5. El Norte
Don't judge a book by its cover: Step in off this gritty stretch of Lake City Way into the aquamarine-painted, candlelit oasis El Norte. The tiny kitchen cranks out just a handful of taqueria-style food items, but there's sweet and tangy ceviche, chunky guacamole, tacos in housemade tortillas, and baskets of thin, just-fried tortilla chips. The nachos alone are worth a stop. Crisp chips are slathered in creamy refried beans, topped with melted jack cheese, jalapeños, guacamole, onions, tomatoes, and sour cream. Come for the food, stay for the drinks: Several premium tequilas are available, plus Negra Modelo from Mexico and Veltins from Germany on draft.
Bastille detractors shook their heads when news came that the design-focused team behind the French hotspot in Ballard planned to open a massive Mexican cantina in Capitol Hill. Fine: There's no place here for humorless mossbacks anyhow. Poquitos is an unending Mexican beach vacation, with top-shelf margaritas, freshly made guacamole, surprisingly elegant elotes, and a plate of chipotle garlic prawns that deserves to be mentioned in any discussion of the city's best shrimp dishes. In a restaurant that's a perpetual beneficiary of foresight--Deming Maclise and James Weimann traveled to Mexico to collect decor elements--there are, of course, housemade corn tortillas for sopping up the delectable vestigial sauce. What fun.
Because bottom-shelf brands come with a shriveled worm in the bottle, mezcal's image is not especially highbrow in the eyes of many American drinkers. But in actuality, "the smoky spirit of Oaxaca" is tequila's more refined cousin. Mezcaleria Oaxaca stocks every brand of mezcal currently available in Washington, and offers a flight of three generous pours for $15 so novices can play the field before settling on a favorite variety. The food, meanwhile, is similar to the splendidly authentic Mexican fare served at its sister establishment, Ballard's Carta de Oaxaca. Stellar additions to the menu include gringas oaxaqueñas, marinated, spit-roasted pork with little bits of seared pineapple, drizzled with melted Oaxacan cheese, and served as tacos in handmade corn tortillas; and barbacoa cabrito, a chili-marinated, slow-roasted goat accompanied by a queso-speckled mole negro.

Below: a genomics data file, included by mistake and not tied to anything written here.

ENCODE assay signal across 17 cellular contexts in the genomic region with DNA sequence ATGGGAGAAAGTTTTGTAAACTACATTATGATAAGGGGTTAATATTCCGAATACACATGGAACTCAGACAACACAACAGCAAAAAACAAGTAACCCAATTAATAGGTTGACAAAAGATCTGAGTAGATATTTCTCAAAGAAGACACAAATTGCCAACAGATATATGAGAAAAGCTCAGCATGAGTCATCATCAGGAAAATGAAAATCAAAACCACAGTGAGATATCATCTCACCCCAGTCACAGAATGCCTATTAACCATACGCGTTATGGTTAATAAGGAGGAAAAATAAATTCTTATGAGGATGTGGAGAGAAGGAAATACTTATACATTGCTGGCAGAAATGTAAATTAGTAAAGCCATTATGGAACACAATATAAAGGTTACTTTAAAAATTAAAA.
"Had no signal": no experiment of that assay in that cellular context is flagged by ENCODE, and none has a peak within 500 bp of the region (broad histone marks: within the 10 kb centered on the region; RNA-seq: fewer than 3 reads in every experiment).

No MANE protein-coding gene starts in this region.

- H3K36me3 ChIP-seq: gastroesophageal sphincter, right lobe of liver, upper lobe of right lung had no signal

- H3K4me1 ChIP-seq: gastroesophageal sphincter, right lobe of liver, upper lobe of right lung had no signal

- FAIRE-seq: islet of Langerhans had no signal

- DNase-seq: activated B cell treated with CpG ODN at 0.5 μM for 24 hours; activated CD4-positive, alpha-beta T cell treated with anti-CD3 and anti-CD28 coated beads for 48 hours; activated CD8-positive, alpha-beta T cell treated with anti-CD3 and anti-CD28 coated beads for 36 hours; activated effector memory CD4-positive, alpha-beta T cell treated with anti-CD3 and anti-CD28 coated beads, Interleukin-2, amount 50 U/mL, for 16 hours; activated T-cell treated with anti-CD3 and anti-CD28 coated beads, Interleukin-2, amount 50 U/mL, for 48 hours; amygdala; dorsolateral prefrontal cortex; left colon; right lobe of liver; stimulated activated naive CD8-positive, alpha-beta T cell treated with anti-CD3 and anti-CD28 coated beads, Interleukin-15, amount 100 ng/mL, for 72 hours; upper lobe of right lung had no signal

The benefits of owning an adjacent butchery are not lost on White Center's El Paisano Rosticeria Y Cocina, where the tacos come with an array of proteins: tripe, cheek, barbecued pork, fish, or shrimp. A dish of birria (braised goat) falls apart in a chili sauce still flecked with bits of slowly dissolving tendon. For customers on the go, there are $1 tamales served at the butchery and market next door, where dark chorizo hanging from a rod points downward at a bin of chicharrónes the size of a child's torso.
For the vast majority of Americans, "Mexican food" means a bowl of tortilla chips with salsa, some sort of meat wrapped in a cheese-slathered tortilla, and a soggy serving of refried beans and yellow rice. At first blush, a restaurant with a goofy, gringo-friendly name like Senor Moose might seem to offer this sort of insipid faux-Mex fare. In truth, though, the colorful and cozy Ballard restaurant specializes in authentic comida tipica, traditional dishes from south of the border. The vast menu comprises representative cuisine from various Mexican states, and while standards like enchiladas, tostadas, and tacos are included, they are rendered unique with a delectable variety of mole sauces and distinctive fillings. Moose works magic with pork, serving everything from a picante blood-red chorizo to moist hunks of pig meat braised in chiles and pineapple juice. And, just like any Mexican joint worth its margarita salt, the bar stocks a stellar selection of tequila and mezcal.